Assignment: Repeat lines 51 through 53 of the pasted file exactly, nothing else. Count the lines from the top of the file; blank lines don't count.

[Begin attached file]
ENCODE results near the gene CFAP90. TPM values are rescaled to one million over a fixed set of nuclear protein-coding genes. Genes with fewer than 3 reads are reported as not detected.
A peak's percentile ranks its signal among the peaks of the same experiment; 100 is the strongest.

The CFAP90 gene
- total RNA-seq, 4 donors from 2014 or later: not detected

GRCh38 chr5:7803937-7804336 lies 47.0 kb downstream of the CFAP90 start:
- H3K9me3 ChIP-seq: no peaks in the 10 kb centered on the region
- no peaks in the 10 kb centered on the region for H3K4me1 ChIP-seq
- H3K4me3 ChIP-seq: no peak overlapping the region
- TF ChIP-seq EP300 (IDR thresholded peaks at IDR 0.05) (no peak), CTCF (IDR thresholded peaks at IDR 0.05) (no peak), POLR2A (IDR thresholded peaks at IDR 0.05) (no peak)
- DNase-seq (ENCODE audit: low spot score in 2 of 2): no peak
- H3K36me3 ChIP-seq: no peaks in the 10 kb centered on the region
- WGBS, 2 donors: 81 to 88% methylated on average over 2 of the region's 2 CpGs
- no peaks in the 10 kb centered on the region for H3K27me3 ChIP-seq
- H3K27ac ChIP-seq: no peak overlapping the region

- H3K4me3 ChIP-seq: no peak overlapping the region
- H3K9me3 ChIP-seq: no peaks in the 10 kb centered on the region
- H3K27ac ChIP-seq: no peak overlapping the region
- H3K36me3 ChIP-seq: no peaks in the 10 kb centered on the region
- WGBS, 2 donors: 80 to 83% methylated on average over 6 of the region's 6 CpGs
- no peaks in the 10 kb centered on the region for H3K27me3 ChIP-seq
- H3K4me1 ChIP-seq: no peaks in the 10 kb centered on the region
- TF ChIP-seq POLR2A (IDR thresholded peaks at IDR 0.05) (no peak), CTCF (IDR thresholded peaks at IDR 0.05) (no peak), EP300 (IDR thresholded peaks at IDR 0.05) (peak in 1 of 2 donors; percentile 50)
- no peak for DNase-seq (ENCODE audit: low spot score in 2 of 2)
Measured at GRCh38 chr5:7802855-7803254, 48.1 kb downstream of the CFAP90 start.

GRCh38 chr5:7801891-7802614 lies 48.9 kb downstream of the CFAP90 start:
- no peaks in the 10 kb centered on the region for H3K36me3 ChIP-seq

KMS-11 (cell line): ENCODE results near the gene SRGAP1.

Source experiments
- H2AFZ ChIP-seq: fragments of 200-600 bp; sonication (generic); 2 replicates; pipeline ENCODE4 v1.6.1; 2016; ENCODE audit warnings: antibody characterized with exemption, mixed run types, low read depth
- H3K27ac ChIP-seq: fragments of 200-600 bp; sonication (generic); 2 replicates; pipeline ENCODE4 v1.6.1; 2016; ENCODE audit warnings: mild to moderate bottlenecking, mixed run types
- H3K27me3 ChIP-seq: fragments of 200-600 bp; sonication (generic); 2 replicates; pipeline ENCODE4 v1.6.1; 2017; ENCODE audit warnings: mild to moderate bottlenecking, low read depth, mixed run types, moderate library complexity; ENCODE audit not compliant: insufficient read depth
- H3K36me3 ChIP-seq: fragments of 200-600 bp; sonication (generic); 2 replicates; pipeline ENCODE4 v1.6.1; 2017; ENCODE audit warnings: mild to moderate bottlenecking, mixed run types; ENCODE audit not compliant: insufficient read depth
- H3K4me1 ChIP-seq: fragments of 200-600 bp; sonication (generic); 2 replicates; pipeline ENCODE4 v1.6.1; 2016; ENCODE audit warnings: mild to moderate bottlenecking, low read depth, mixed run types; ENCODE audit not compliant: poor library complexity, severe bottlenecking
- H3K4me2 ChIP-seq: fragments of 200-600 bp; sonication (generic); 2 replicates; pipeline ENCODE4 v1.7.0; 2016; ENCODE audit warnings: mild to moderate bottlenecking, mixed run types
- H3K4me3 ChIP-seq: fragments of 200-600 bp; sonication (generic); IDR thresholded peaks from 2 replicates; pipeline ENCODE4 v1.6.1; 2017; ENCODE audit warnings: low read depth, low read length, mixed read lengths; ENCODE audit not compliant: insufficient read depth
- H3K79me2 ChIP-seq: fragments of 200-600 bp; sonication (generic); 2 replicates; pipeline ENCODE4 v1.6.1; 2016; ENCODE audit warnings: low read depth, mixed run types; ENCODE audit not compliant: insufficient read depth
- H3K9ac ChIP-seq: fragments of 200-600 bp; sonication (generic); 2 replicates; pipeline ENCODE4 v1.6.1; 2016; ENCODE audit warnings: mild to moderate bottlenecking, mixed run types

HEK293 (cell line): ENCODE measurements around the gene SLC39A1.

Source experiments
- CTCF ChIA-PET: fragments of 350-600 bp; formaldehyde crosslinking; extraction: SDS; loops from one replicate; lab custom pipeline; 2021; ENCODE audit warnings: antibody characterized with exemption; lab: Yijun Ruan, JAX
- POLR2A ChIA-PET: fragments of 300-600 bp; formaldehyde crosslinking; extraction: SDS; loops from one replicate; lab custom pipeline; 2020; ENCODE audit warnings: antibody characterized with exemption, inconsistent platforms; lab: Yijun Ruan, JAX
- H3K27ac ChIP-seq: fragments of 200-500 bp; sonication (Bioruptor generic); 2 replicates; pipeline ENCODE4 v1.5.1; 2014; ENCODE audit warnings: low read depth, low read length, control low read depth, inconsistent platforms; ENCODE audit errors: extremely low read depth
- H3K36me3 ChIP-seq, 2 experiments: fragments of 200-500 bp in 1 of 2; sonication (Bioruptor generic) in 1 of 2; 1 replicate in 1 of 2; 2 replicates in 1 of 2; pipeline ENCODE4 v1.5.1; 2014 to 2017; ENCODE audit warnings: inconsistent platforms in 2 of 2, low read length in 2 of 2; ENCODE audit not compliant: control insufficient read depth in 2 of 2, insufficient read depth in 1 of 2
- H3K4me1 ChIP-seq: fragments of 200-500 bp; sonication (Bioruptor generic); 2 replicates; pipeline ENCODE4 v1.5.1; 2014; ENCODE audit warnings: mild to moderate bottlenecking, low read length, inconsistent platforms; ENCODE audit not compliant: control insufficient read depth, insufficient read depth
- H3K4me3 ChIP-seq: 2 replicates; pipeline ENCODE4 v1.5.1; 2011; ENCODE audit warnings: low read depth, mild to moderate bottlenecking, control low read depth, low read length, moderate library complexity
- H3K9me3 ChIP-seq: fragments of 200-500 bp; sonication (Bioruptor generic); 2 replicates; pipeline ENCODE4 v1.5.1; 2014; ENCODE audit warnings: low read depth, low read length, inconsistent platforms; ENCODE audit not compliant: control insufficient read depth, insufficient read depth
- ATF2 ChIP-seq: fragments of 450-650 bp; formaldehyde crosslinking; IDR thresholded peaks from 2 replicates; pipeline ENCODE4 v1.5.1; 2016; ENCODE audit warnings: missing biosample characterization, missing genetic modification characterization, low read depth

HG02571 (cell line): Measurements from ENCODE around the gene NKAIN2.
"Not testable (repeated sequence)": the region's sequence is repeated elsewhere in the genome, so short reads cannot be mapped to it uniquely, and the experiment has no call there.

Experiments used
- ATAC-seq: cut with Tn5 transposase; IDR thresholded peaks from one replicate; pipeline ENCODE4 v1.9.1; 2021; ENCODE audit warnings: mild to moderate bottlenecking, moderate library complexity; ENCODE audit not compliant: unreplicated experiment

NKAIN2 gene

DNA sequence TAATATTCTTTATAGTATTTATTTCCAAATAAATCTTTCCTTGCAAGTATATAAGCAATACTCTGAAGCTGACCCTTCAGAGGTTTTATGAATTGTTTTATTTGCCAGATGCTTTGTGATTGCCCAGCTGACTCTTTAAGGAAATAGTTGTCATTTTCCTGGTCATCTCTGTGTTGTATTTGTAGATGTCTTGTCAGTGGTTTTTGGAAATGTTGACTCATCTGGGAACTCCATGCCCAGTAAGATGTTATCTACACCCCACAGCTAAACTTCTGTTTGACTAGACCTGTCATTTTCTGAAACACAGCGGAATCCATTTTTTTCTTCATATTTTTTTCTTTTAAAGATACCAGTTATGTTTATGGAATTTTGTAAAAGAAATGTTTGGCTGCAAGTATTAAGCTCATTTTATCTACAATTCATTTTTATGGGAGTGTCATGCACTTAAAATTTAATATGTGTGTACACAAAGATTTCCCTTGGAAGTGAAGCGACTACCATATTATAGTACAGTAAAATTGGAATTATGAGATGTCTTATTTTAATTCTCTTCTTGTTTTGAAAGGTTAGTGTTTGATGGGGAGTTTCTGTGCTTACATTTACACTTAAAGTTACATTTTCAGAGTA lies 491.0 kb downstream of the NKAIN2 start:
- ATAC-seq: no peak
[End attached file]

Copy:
- ATAC-seq: cut with Tn5 transposase; IDR thresholded peaks from one replicate; pipeline ENCODE4 v1.9.1; 2021; ENCODE audit warnings: mild to moderate bottlenecking, moderate library complexity; ENCODE audit not compliant: unreplicated experiment

NKAIN2 gene

DNA sequence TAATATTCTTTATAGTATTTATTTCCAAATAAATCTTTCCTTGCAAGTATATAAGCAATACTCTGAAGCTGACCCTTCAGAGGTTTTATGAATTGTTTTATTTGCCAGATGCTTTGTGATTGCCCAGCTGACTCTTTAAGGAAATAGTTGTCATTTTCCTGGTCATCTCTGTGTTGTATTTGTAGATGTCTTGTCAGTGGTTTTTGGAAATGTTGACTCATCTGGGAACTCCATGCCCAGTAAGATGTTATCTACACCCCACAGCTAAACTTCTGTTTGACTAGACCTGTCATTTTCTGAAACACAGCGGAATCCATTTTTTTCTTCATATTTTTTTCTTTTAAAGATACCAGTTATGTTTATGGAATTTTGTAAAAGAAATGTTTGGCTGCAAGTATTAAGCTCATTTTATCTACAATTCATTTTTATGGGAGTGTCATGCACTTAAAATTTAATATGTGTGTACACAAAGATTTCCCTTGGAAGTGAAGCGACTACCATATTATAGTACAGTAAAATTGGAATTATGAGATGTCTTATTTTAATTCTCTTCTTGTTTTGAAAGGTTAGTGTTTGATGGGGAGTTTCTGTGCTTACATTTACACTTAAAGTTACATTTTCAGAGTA lies 491.0 kb downstream of the NKAIN2 start: